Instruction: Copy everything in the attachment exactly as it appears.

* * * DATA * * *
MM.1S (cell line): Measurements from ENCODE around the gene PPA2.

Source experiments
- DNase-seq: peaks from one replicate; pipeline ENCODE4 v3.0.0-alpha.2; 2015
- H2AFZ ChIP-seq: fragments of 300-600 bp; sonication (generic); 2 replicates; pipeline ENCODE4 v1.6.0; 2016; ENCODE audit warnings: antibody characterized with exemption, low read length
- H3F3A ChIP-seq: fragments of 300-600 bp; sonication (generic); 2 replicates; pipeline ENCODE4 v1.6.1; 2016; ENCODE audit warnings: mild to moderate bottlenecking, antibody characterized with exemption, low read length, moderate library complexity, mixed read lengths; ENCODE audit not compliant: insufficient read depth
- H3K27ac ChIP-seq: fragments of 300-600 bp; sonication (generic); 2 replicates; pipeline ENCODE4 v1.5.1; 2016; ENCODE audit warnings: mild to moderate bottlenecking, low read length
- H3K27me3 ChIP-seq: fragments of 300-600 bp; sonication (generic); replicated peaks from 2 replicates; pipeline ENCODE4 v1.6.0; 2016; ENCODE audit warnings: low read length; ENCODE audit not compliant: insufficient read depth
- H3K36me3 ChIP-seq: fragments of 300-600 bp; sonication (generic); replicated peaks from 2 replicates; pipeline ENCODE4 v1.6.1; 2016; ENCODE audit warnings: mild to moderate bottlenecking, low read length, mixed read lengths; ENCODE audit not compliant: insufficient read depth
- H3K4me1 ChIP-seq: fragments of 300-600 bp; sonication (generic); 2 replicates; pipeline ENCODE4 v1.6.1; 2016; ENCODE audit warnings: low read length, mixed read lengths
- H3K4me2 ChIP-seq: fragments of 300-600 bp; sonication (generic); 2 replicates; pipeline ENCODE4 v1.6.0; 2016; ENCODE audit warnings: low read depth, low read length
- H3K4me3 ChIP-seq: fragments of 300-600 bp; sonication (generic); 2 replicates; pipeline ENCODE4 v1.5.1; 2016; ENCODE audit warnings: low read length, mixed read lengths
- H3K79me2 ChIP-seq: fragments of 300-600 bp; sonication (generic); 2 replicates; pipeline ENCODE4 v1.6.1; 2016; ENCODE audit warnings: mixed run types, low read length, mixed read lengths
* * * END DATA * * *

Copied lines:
MM.1S (cell line): Measurements from ENCODE around the gene PPA2.

Source experiments
- DNase-seq: peaks from one replicate; pipeline ENCODE4 v3.0.0-alpha.2; 2015
- H2AFZ ChIP-seq: fragments of 300-600 bp; sonication (generic); 2 replicates; pipeline ENCODE4 v1.6.0; 2016; ENCODE audit warnings: antibody characterized with exemption, low read length
- H3F3A ChIP-seq: fragments of 300-600 bp; sonication (generic); 2 replicates; pipeline ENCODE4 v1.6.1; 2016; ENCODE audit warnings: mild to moderate bottlenecking, antibody characterized with exemption, low read length, moderate library complexity, mixed read lengths; ENCODE audit not compliant: insufficient read depth
- H3K27ac ChIP-seq: fragments of 300-600 bp; sonication (generic); 2 replicates; pipeline ENCODE4 v1.5.1; 2016; ENCODE audit warnings: mild to moderate bottlenecking, low read length
- H3K27me3 ChIP-seq: fragments of 300-600 bp; sonication (generic); replicated peaks from 2 replicates; pipeline ENCODE4 v1.6.0; 2016; ENCODE audit warnings: low read length; ENCODE audit not compliant: insufficient read depth
- H3K36me3 ChIP-seq: fragments of 300-600 bp; sonication (generic); replicated peaks from 2 replicates; pipeline ENCODE4 v1.6.1; 2016; ENCODE audit warnings: mild to moderate bottlenecking, low read length, mixed read lengths; ENCODE audit not compliant: insufficient read depth
- H3K4me1 ChIP-seq: fragments of 300-600 bp; sonication (generic); 2 replicates; pipeline ENCODE4 v1.6.1; 2016; ENCODE audit warnings: low read length, mixed read lengths
- H3K4me2 ChIP-seq: fragments of 300-600 bp; sonication (generic); 2 replicates; pipeline ENCODE4 v1.6.0; 2016; ENCODE audit warnings: low read depth, low read length
- H3K4me3 ChIP-seq: fragments of 300-600 bp; sonication (generic); 2 replicates; pipeline ENCODE4 v1.5.1; 2016; ENCODE audit warnings: low read length, mixed read lengths
- H3K79me2 ChIP-seq: fragments of 300-600 bp; sonication (generic); 2 replicates; pipeline ENCODE4 v1.6.1; 2016; ENCODE audit warnings: mixed run types, low read length, mixed read lengths